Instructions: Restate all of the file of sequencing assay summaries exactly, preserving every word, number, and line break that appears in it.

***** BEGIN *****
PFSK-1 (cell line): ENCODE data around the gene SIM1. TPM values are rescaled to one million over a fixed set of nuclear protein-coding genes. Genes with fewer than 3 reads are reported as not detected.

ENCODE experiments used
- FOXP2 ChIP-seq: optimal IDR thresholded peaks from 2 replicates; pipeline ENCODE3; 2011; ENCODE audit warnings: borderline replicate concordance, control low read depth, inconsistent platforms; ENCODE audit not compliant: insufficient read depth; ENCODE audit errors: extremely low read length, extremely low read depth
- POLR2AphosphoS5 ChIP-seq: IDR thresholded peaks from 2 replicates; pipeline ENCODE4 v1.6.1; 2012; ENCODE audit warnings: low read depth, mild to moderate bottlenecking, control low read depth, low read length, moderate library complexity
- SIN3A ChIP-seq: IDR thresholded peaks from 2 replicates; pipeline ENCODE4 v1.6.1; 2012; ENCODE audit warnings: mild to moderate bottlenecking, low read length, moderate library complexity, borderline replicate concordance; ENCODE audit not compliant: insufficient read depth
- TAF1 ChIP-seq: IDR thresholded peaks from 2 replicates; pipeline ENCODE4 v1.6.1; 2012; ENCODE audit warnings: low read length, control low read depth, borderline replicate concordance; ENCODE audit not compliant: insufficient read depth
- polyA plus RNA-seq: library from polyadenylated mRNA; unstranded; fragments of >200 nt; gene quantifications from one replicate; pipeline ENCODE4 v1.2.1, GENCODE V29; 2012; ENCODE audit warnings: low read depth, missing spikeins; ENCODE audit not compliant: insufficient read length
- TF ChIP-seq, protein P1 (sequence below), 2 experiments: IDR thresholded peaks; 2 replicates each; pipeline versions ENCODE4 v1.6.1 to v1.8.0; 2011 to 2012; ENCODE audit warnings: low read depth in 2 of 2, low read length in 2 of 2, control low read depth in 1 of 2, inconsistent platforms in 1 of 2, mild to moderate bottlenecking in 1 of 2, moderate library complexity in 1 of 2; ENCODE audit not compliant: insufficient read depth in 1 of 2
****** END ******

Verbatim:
PFSK-1 (cell line): ENCODE data around the gene SIM1. TPM values are rescaled to one million over a fixed set of nuclear protein-coding genes. Genes with fewer than 3 reads are reported as not detected.

ENCODE experiments used
- FOXP2 ChIP-seq: optimal IDR thresholded peaks from 2 replicates; pipeline ENCODE3; 2011; ENCODE audit warnings: borderline replicate concordance, control low read depth, inconsistent platforms; ENCODE audit not compliant: insufficient read depth; ENCODE audit errors: extremely low read length, extremely low read depth
- POLR2AphosphoS5 ChIP-seq: IDR thresholded peaks from 2 replicates; pipeline ENCODE4 v1.6.1; 2012; ENCODE audit warnings: low read depth, mild to moderate bottlenecking, control low read depth, low read length, moderate library complexity
- SIN3A ChIP-seq: IDR thresholded peaks from 2 replicates; pipeline ENCODE4 v1.6.1; 2012; ENCODE audit warnings: mild to moderate bottlenecking, low read length, moderate library complexity, borderline replicate concordance; ENCODE audit not compliant: insufficient read depth
- TAF1 ChIP-seq: IDR thresholded peaks from 2 replicates; pipeline ENCODE4 v1.6.1; 2012; ENCODE audit warnings: low read length, control low read depth, borderline replicate concordance; ENCODE audit not compliant: insufficient read depth
- polyA plus RNA-seq: library from polyadenylated mRNA; unstranded; fragments of >200 nt; gene quantifications from one replicate; pipeline ENCODE4 v1.2.1, GENCODE V29; 2012; ENCODE audit warnings: low read depth, missing spikeins; ENCODE audit not compliant: insufficient read length
- TF ChIP-seq, protein P1 (sequence below), 2 experiments: IDR thresholded peaks; 2 replicates each; pipeline versions ENCODE4 v1.6.1 to v1.8.0; 2011 to 2012; ENCODE audit warnings: low read depth in 2 of 2, low read length in 2 of 2, control low read depth in 1 of 2, inconsistent platforms in 1 of 2, mild to moderate bottlenecking in 1 of 2, moderate library complexity in 1 of 2; ENCODE audit not compliant: insufficient read depth in 1 of 2